top of page

Congratulations Sir Richard!

Sir Richard Faull bestowed korowai and tokotoko - 13 November 2023

In a ceremony held at Waipapa marae, Distinguished Professor Sir Richard Faull received a korowai and tokotoko for his contributions to Māori and neuroscience.

On 5 October 2023, Sir Richard Faull (Ngāti Rāhiri, Te Ātiawa) was honoured with a korowai and a tokotoko to acknowledge his immense contributions to neuroscience, and his efforts to bridge knowledge within Māori communities.

Sir Richard is a Distinguished Professor of Anatomy, and Director of the Centre for Brain Research at Waipapa Taumata Rau, University of Auckland. He's a pioneering figure in neurological science and is also recognised for addressing the cultural sensitivities between Māori traditions and neurological research.

In the late 1980’s, he discovered that the gap in Māori participation in brain science was due to tīkanga Māori, the ethical understanding that the head, including the brain, is tapu (sacred) and not to be tampered with.

In the early-1990s, Sir Richard collaborated with longtime friends, Tainui kaumātua Eru Thompson and Te Kaanga Skipper, and Tumuaki Professor Papaarangi Reid, to develop a whakanoa (a ritual to lift the tapu), hoping to implement it into the university’s mandate to support tauira Māori.

“It was a decision met with much opposition and resistance at the time, but it is now a mandatory practice that we conduct at the start of every year before our medical students begin their medical studies,” Sir Richard says. “In the early stages, it was just for Māori and gradually included Pacific students, as it was something they wanted to be a part of too. We have come a long way since then.”

His efforts to introduce the whakanoa demonstrate a profound respect for tīkanga Māori, ultimately leading to a groundbreaking practice now standard at the university.

“We view every brain bequest as an invaluable gift to medicine and science. We are merely the humble custodians and recognise that the brain tissue always belongs to the owner's whānau. I think that's what makes this research very special. It's also opened pathways for critical and ethical discussions on how brain research can be conducted, based on expert advice and support from Māori—a process Sir Richard describes as “the right thing to do. “The Centre for Brain Research was built on the ethos of community engagement. This means collaboration with neurological scientists, clinicians, iwi, and hapū. When I realise the significance of my whakapapa, it’s my tīpuna who are telling me to do this. We are the reservoirs of knowledge for the community—we're here for the people.”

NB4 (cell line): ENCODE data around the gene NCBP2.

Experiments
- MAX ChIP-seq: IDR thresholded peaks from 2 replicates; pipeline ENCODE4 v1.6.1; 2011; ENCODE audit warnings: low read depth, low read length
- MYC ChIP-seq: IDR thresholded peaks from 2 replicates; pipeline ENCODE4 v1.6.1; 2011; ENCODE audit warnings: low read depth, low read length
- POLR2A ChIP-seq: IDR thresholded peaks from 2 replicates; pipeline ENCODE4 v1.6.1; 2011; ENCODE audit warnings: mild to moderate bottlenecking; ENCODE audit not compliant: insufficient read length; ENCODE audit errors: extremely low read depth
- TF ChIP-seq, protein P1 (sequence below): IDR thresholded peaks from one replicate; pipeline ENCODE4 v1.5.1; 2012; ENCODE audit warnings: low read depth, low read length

Sir Richard credits much of the support to his iwi and hapū, who financially enabled him to progress as far as he has.

The Taranaki Māori Trust Board contributed to funding Sir Richard to pursue advanced research into Parkinson’s and Huntington’s diseases at the Massachusetts Institute of Technology and Harvard University in the United States.

“I was very humbled by the offer to support me and didn't think I deserved it. At the time, I wasn't fully immersed in my whakapapa, but their words to me were, 'you will come home’. Such simple words, yet I did not understand at the time how profound they were.”

Sir Richard is a Rangatira in every sense of the word. The taonga presented to Sir Richard are symbols of respect and recognition of his work by the Māori community. The korowai, an emblem of high status and mana, is adorned with albatross feathers; this prestigious handwoven cloak is imbued with dignity and cultural heritage. Sir Richard was also bestowed with a tokotoko named Aumangea, crafted by master carver Rangi Bailey of Te Ātiawa. The word 'aumangea' is a Taranaki kupu that translates to strength, leadership, championship, and wisdom. A tokotoko is only given to those considered of high status, commonly seen with kaumātua sitting on the paepae.

Aumangea is a testament to Sir Richard's influence and status within the community. The intricate carvings narrate his ties to the land of Taranaki, his whānau, and the hapū of Ngāti Rahiri and Te Ātiawa.

Sir Richard has been instrumental in educating and supporting Māori and the wider Taranaki community on Alzheimer’s, Parkinson’s and Huntington’s diseases. The korowai and tokotoko are not just adornments but serve as a testament to his dedication to both science and the people he serves.

For Sir Richard, this recognition surpasses any academic accolade. He describes the ceremony as "the most wonderful, special day of my life which will live on in my heart and in my whānau for ever," a true coronation in its emotional depth and significance.

Deputy Director Māori of the Centre for Brain Research, Dr Makarena Dudley, says Sir Richard “walks the talk” when it comes to addressing inequities in Māori brain health.

"In the time I have worked with Richard, I have sensed his passion for Māori. His pride in his whakapapa has profoundly impacted our mission for equity in brain health,” Makarena adds. "From the far reaches of Kaitaia to the southernmost tips of Invercargill, we are on a mission to meet with nearly 800 marae to engage, to listen, and to serve the needs of Māori communities. Under Richard’s leadership, we’ve created initiatives to expand Māori involvement and inclusivity. We have a Māori Advisory Board, two Māori PhD scholarships awarded each year, and careers within the Centre for Brain Research. This would not be possible without Richard—he is a Rangatira in every sense of the word.”


bottom of page